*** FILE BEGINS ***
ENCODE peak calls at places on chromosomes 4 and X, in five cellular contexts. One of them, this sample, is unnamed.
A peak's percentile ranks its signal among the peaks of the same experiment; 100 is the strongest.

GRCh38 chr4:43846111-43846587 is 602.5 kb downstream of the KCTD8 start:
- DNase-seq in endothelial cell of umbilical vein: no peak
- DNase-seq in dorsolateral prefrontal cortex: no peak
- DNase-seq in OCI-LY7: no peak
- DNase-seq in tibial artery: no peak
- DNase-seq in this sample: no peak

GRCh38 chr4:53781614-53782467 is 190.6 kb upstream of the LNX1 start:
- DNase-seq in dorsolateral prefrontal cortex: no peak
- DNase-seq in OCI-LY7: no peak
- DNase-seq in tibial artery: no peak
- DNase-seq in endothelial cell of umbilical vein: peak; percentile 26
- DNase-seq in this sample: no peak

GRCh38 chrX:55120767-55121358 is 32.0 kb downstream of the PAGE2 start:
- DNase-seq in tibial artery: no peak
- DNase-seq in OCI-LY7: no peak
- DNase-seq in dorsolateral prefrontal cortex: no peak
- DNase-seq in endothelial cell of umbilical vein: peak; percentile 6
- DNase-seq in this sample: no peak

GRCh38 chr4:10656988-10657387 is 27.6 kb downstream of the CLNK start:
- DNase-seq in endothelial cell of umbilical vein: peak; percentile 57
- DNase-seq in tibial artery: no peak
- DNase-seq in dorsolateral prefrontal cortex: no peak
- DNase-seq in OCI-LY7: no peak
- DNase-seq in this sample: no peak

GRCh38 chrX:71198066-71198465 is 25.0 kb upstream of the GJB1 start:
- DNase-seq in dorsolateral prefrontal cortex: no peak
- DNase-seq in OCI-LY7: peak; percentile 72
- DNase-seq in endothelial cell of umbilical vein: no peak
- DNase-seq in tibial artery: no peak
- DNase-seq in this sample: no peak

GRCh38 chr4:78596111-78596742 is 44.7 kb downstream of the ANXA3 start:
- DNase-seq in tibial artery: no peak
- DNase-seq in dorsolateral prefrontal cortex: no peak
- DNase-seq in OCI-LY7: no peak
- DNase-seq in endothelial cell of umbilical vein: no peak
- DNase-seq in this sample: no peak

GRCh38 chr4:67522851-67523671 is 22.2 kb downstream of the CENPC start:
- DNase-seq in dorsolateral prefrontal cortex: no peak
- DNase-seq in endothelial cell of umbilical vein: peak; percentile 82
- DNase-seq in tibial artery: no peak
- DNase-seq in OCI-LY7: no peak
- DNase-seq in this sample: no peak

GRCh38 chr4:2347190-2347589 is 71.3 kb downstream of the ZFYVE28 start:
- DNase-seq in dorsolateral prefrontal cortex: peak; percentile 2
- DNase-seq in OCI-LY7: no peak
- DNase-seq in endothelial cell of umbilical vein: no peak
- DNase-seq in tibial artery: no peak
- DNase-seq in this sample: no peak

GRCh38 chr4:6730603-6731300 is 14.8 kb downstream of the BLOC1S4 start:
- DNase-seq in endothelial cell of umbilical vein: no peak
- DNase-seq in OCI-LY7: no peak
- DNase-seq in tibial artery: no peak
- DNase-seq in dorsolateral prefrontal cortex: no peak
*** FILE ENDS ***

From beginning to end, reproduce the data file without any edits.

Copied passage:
ENCODE peak calls at places on chromosomes 4 and X, in five cellular contexts. One of them, this sample, is unnamed.
A peak's percentile ranks its signal among the peaks of the same experiment; 100 is the strongest.

GRCh38 chr4:43846111-43846587 is 602.5 kb downstream of the KCTD8 start:
- DNase-seq in endothelial cell of umbilical vein: no peak
- DNase-seq in dorsolateral prefrontal cortex: no peak
- DNase-seq in OCI-LY7: no peak
- DNase-seq in tibial artery: no peak
- DNase-seq in this sample: no peak

GRCh38 chr4:53781614-53782467 is 190.6 kb upstream of the LNX1 start:
- DNase-seq in dorsolateral prefrontal cortex: no peak
- DNase-seq in OCI-LY7: no peak
- DNase-seq in tibial artery: no peak
- DNase-seq in endothelial cell of umbilical vein: peak; percentile 26
- DNase-seq in this sample: no peak

GRCh38 chrX:55120767-55121358 is 32.0 kb downstream of the PAGE2 start:
- DNase-seq in tibial artery: no peak
- DNase-seq in OCI-LY7: no peak
- DNase-seq in dorsolateral prefrontal cortex: no peak
- DNase-seq in endothelial cell of umbilical vein: peak; percentile 6
- DNase-seq in this sample: no peak

GRCh38 chr4:10656988-10657387 is 27.6 kb downstream of the CLNK start:
- DNase-seq in endothelial cell of umbilical vein: peak; percentile 57
- DNase-seq in tibial artery: no peak
- DNase-seq in dorsolateral prefrontal cortex: no peak
- DNase-seq in OCI-LY7: no peak
- DNase-seq in this sample: no peak

GRCh38 chrX:71198066-71198465 is 25.0 kb upstream of the GJB1 start:
- DNase-seq in dorsolateral prefrontal cortex: no peak
- DNase-seq in OCI-LY7: peak; percentile 72
- DNase-seq in endothelial cell of umbilical vein: no peak
- DNase-seq in tibial artery: no peak
- DNase-seq in this sample: no peak

GRCh38 chr4:78596111-78596742 is 44.7 kb downstream of the ANXA3 start:
- DNase-seq in tibial artery: no peak
- DNase-seq in dorsolateral prefrontal cortex: no peak
- DNase-seq in OCI-LY7: no peak
- DNase-seq in endothelial cell of umbilical vein: no peak
- DNase-seq in this sample: no peak

GRCh38 chr4:67522851-67523671 is 22.2 kb downstream of the CENPC start:
- DNase-seq in dorsolateral prefrontal cortex: no peak
- DNase-seq in endothelial cell of umbilical vein: peak; percentile 82
- DNase-seq in tibial artery: no peak
- DNase-seq in OCI-LY7: no peak
- DNase-seq in this sample: no peak

GRCh38 chr4:2347190-2347589 is 71.3 kb downstream of the ZFYVE28 start:
- DNase-seq in dorsolateral prefrontal cortex: peak; percentile 2
- DNase-seq in OCI-LY7: no peak
- DNase-seq in endothelial cell of umbilical vein: no peak
- DNase-seq in tibial artery: no peak
- DNase-seq in this sample: no peak

GRCh38 chr4:6730603-6731300 is 14.8 kb downstream of the BLOC1S4 start:
- DNase-seq in endothelial cell of umbilical vein: no peak
- DNase-seq in OCI-LY7: no peak
- DNase-seq in tibial artery: no peak
- DNase-seq in dorsolateral prefrontal cortex: no peak